Drivers have had 80 days to get used to the new rules along Flushing’s Main Street, a stretch of which was transformed into a busway Jan. 19. Those who still don’t get it, or ignore the restrictions, can face hefty fines starting Friday.

The city Department of Transportation announced last week that it would begin issuing bus lane camera violations on April 9 to vehicles using the 0.6-mile portion of northbound Main Street and Kissena Boulevard from Sanford Avenue to Northern Boulevard. Only buses, trucks and emergency vehicles are permitted as through-traffic — all other vehicles are required to take the next available right turn, except at 41st Avenue, where left turns are permitted.

Signage was posted along the corridor on its launch date, but drivers were told they’d be given a 60-day grace period to adjust to the changes before being penalized. The adjustment period ended up being 20 days longer than originally planned.

Those who ignore the rules can be fined $50 on the first offense. The rate will continue to rise as one continues to ignore the regulations to as much as $250.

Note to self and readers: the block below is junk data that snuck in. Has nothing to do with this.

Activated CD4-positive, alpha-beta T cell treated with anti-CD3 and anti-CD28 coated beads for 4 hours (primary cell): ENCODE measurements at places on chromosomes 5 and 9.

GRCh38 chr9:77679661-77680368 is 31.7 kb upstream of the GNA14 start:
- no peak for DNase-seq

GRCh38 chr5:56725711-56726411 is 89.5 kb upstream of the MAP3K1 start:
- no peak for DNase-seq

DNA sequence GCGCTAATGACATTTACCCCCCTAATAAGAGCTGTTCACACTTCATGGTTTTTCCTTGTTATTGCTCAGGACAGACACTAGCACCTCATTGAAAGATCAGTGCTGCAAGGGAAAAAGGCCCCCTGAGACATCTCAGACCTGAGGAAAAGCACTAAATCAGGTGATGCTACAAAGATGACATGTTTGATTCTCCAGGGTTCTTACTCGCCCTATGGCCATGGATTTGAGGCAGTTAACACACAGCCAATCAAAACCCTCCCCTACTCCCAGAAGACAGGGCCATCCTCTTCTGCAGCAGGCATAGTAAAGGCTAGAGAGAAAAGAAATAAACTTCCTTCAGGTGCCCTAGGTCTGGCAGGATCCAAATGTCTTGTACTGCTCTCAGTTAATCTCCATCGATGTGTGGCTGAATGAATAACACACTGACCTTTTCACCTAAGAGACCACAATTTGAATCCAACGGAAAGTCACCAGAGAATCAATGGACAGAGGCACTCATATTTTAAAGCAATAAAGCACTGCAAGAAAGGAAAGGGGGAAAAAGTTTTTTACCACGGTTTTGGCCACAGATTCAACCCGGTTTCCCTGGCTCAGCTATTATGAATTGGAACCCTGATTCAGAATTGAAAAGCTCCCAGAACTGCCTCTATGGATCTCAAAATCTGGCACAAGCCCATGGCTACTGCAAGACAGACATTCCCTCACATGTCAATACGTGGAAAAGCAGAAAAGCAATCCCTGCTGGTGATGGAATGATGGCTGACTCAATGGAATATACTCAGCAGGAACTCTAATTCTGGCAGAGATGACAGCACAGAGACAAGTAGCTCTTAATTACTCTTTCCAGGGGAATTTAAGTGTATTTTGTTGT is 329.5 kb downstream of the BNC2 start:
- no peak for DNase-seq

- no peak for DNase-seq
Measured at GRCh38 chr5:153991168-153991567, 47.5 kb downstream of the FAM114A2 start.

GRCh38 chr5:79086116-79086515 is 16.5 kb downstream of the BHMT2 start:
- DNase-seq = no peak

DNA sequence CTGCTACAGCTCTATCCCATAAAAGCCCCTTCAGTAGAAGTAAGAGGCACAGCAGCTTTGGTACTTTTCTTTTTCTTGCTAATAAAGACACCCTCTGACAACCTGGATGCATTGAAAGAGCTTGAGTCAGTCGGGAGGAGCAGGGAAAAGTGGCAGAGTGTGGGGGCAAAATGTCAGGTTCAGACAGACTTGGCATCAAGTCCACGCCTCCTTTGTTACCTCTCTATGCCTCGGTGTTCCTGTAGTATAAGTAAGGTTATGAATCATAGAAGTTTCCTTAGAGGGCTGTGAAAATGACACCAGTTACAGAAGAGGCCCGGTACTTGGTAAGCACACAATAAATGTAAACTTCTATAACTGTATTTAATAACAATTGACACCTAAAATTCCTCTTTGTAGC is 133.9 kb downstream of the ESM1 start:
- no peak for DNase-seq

On March 19, two months after the busway was launched, the DOT revealed that bus rides traveling north are on average between 15 and 24 percent faster during the day and between 13 and 31 percent faster during evening peak hours.

Approximately 155,000 riders rely on the Main Street buses each day.

The project is nearly one-third of the way through its pilot year, which will end in January 2022. Although travel times for commuters have increased aggressively, area shopkeepers are hoping DOT officials will abandon the project because of its alleged negative affect on business.

“They mostly just sit in the office drawing. They think they know what’s good for the community,” said Timothy Chuang, co-chairperson of the Downtown Flushing Transit Hub Business Improvement District.

Chuang fears the busway has made shopping in the corridor a struggle for consumers who drive into the district — the slowed travel time and traffic jams encourage them to spend their dollars elsewhere. He said Downtown Flushing business owners often feel left behind by the city. “We pay so much tax and the city does not come do anything ... I don’t know how our city doesn’t do anything.”

The BID, which long opposed prohibiting private cars on the major commercial strip, launched a survey March 9 to investigate whether surrounding shops have seen a drop in revenue since Jan. 19, the day the busway was implemented. As of April 5, half of the responders stated they lost more than 26 percent of revenue, while 99 percent believe the busway has a negative impact and said they received customers’ complaints regarding the project.

The BID will continue conducting the survey for several more weeks.

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